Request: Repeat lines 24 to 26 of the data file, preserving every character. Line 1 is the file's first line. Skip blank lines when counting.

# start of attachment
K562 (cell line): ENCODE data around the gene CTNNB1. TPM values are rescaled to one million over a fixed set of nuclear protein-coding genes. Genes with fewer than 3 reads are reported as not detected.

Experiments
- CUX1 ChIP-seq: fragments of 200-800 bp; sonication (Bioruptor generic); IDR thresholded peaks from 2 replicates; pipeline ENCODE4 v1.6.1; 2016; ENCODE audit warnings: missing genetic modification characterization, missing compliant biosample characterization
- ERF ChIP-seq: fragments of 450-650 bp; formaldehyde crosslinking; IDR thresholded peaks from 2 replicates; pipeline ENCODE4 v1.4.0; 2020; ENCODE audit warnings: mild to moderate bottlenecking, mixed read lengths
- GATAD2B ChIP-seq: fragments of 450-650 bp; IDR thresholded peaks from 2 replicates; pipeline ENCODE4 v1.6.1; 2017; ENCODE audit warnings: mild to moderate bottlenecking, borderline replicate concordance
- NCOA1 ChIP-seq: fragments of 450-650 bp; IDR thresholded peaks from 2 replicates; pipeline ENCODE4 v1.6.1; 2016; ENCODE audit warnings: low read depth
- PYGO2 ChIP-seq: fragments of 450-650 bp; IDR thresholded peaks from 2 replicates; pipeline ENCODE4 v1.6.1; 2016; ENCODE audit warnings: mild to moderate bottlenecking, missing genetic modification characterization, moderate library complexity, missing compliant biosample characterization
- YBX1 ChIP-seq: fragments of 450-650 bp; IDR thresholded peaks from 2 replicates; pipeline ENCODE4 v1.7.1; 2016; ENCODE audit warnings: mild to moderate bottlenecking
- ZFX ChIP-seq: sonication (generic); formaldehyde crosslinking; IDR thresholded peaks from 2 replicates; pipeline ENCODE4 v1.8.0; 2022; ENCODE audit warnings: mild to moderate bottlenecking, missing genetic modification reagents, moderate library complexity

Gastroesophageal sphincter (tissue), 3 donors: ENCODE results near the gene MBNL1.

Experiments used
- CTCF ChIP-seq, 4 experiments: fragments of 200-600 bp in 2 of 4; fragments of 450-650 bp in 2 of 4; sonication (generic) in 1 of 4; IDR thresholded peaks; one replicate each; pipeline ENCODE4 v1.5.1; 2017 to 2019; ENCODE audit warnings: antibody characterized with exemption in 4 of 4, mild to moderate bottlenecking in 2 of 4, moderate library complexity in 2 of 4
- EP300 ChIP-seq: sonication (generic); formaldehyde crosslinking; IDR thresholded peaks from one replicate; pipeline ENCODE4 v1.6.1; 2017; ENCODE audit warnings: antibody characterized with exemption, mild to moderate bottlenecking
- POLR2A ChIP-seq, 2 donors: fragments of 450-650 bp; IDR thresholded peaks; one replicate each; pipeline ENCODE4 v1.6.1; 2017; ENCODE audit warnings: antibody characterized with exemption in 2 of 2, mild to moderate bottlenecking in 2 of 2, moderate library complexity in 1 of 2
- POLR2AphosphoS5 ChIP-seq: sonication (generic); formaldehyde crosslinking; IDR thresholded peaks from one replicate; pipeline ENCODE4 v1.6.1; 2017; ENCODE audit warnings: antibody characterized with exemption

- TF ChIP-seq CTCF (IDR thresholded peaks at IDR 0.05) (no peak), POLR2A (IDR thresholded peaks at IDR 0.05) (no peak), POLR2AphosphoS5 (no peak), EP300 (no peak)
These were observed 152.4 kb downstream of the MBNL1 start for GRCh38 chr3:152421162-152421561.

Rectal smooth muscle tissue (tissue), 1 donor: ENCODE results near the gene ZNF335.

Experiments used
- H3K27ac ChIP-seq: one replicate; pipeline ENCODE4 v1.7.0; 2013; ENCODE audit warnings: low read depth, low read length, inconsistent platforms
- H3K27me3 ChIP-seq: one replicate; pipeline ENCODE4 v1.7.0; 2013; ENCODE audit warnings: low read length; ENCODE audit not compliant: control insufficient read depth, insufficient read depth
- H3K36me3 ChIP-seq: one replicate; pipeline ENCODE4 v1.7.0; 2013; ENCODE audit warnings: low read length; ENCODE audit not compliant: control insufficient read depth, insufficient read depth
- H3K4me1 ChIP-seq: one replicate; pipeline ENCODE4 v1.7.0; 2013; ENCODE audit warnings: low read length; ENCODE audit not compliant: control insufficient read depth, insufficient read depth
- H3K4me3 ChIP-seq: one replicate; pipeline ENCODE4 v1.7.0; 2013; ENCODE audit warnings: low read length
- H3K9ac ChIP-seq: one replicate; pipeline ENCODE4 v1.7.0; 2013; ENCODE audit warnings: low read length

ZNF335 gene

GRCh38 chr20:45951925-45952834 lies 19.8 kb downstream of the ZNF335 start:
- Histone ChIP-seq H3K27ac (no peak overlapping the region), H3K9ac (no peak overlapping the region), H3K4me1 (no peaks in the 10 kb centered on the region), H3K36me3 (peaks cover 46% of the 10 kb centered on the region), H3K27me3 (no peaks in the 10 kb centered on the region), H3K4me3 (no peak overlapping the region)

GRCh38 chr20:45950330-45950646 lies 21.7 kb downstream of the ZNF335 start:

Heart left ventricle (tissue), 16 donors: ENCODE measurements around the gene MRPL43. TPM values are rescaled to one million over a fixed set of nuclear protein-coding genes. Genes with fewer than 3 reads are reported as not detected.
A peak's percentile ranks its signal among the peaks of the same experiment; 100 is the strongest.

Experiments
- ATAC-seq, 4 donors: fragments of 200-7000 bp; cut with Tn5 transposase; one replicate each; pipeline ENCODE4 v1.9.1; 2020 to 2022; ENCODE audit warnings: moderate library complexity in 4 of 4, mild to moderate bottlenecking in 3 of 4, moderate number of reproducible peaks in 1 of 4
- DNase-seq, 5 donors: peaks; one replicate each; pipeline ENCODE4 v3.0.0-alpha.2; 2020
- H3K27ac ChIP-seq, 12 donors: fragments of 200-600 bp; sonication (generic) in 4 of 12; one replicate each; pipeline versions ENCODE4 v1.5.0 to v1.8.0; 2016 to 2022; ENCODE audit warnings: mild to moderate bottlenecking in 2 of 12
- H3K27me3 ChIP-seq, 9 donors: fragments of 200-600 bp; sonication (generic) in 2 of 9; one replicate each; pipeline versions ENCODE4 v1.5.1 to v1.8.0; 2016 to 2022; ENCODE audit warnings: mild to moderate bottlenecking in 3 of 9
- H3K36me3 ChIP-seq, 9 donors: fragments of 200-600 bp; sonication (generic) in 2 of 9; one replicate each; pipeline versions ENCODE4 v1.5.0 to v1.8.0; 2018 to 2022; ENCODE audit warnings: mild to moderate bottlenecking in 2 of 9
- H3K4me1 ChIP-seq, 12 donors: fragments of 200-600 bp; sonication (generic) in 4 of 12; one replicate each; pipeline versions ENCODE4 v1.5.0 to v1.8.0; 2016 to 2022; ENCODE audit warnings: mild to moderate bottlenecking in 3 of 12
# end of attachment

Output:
- H3K4me3 ChIP-seq: one replicate; pipeline ENCODE4 v1.7.0; 2013; ENCODE audit warnings: low read length
- H3K9ac ChIP-seq: one replicate; pipeline ENCODE4 v1.7.0; 2013; ENCODE audit warnings: low read length

ZNF335 gene